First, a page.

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3.2: Two very different yeast

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    S. cerevisiae and S. pombe are both members of the phylum Ascomycota, but they use dramatically different methods of reproduction. Befitting their popular names, S. cerevisiaereproduces by budding, while S. pombe reproduces by fission along a central plane. During each round of cell reproduction and division, the two yeasts show predictable changes in morphology.S. cerevisiae and S. pombe mutants that do not display these characteristic changes in morphology contributed to our current molecular understanding of the cell cycle - and the 2001 Nobel Prize.

    Screen Shot 2019-01-02 at 10.47.49 PM.pngAs shown above, S. cerevisiae and S. pombe spend different fractions of each cell cycle in the G1, S, G2 and M phases, because the principal size check-point occurs at a different place in the cycle for each species (Turner et al., 2012). In S. cerevisiae (right), buds begin to form when cells enter S phase. The size of the bud, which will become the daughter cell, continues to grow until the cells divide in M phase. When the cell divides, the daughter cell is still smaller than the mother cell. The daughter cell will need to grow a bit before it enters another with permissionround of cell division.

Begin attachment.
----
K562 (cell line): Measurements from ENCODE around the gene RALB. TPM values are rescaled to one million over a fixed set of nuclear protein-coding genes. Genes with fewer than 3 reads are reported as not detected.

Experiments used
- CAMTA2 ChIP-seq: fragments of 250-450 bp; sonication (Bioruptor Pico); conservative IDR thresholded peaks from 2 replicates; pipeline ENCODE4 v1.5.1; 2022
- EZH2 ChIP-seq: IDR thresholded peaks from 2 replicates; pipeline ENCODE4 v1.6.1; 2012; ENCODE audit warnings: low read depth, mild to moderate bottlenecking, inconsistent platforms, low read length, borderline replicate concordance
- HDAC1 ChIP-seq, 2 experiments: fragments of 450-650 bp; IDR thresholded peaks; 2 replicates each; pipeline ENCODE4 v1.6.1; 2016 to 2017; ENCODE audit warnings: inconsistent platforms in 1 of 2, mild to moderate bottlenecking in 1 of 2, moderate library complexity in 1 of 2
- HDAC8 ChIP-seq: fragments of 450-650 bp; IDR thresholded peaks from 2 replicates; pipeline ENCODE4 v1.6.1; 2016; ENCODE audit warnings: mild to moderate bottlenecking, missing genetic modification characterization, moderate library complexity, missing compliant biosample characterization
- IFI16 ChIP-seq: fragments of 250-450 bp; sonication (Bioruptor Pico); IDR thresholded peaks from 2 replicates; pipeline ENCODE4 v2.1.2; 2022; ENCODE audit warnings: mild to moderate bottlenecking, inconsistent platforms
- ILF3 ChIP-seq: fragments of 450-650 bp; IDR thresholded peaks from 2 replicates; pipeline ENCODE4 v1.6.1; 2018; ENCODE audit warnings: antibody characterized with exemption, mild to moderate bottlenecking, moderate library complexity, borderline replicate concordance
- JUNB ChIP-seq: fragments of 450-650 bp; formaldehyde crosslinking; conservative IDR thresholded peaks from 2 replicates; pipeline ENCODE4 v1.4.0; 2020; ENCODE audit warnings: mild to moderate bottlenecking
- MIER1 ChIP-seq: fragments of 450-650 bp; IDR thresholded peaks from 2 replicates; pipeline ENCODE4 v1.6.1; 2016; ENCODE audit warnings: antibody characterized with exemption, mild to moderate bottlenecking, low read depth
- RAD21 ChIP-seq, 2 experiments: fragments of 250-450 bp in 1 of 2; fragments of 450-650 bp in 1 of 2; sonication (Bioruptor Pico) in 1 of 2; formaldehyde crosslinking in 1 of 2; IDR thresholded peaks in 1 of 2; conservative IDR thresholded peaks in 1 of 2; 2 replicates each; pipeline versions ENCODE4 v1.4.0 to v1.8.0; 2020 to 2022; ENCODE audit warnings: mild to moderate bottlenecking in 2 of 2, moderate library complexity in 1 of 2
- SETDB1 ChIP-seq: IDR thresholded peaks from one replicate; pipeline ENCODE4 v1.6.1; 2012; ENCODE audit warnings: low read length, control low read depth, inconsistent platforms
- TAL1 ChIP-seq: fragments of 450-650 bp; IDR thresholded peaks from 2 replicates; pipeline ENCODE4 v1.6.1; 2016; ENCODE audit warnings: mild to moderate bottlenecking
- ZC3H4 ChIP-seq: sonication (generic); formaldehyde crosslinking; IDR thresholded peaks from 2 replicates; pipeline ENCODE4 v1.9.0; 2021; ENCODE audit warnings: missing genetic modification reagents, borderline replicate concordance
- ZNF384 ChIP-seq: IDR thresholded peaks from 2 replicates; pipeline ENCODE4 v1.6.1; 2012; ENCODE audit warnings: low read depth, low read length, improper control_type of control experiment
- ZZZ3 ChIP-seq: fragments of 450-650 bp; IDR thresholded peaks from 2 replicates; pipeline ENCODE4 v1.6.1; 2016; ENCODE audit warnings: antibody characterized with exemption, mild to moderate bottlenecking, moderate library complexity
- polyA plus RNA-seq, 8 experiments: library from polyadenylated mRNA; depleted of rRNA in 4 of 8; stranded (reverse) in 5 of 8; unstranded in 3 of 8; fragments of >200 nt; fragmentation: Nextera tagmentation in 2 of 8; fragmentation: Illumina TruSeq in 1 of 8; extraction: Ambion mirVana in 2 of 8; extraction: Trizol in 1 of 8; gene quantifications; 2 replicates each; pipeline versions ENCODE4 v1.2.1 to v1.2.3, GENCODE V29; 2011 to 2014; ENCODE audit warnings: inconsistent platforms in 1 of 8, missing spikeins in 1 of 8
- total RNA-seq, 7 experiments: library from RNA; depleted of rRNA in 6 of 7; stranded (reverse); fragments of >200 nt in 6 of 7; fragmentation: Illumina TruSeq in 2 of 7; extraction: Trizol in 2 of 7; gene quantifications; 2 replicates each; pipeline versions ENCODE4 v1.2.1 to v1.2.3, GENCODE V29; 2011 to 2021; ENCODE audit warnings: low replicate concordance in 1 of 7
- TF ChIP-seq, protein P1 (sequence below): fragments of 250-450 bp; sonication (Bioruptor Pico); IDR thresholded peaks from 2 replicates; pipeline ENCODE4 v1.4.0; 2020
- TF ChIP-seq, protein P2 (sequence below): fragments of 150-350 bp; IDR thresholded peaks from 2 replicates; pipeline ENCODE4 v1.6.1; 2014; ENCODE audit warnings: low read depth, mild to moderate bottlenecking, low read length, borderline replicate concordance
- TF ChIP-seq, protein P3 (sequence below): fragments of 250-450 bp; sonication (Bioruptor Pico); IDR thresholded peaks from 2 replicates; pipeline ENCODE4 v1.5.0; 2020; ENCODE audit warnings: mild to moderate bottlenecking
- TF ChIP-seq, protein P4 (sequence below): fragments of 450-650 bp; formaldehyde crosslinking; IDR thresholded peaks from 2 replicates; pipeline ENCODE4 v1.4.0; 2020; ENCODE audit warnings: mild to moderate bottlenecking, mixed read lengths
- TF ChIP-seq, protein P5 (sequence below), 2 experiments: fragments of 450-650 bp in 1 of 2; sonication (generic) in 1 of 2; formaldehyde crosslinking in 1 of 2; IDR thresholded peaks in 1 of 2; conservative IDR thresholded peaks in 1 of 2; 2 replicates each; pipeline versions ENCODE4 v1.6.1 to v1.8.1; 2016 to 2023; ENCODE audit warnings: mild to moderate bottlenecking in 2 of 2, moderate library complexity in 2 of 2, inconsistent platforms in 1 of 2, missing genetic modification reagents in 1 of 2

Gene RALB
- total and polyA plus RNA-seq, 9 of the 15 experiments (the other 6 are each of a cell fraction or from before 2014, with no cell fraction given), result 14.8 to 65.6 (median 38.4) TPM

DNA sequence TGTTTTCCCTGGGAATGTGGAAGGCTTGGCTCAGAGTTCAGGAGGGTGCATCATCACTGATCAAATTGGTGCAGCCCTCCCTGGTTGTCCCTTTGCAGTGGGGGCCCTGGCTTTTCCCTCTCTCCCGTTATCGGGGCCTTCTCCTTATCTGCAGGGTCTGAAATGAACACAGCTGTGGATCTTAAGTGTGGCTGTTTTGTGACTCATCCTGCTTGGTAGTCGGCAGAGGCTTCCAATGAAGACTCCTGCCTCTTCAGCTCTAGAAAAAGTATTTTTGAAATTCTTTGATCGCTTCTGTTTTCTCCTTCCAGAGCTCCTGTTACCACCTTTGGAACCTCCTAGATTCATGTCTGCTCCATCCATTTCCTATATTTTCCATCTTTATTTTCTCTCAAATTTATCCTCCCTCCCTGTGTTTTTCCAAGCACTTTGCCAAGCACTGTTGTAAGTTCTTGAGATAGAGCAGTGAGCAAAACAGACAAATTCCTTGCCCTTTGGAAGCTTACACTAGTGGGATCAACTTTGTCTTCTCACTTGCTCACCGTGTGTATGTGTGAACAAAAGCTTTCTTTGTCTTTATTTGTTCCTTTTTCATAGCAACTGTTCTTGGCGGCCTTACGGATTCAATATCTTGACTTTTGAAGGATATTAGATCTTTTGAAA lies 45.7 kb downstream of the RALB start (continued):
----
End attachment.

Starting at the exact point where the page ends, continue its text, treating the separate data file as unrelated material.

By contrast, S. pombe (right; from Hochstenbach et al., 1998) divides by medial fission. Cells grow in length until they are 12-15 μm, when a septum forms and the cells divide. TheScreen Shot 2019-01-02 at 10.50.54 PM.png unusually long G2 phase of S. pombe may reflect the fact that it is found primarily as a haploid in nature (unlike S. cerevisiae, which is found in both diploid and haploid forms). Because maintaining two copies of each gene during most of the cell cycle, S. pombe is able to survive a lethal mutation in one gene copy.

    The cells in your yeast cultures will be in “log (short for logarithmic) phase,” when cells are dividing exponentially (Chapter 4). The cultures are not synchronized, however, and will contain cells at all points in the cell cycle. Our microscopes do not provide the same kinds of magnification as the electron micrographs shown above, but you should be able to see some subcellular compartments when you view the yeast at 1000X magnification.

    This page titled 3.2: Two very different yeast is shared under a CC BY-NC-SA license and was authored, remixed, and/or curated by Clare M. O’Connor.

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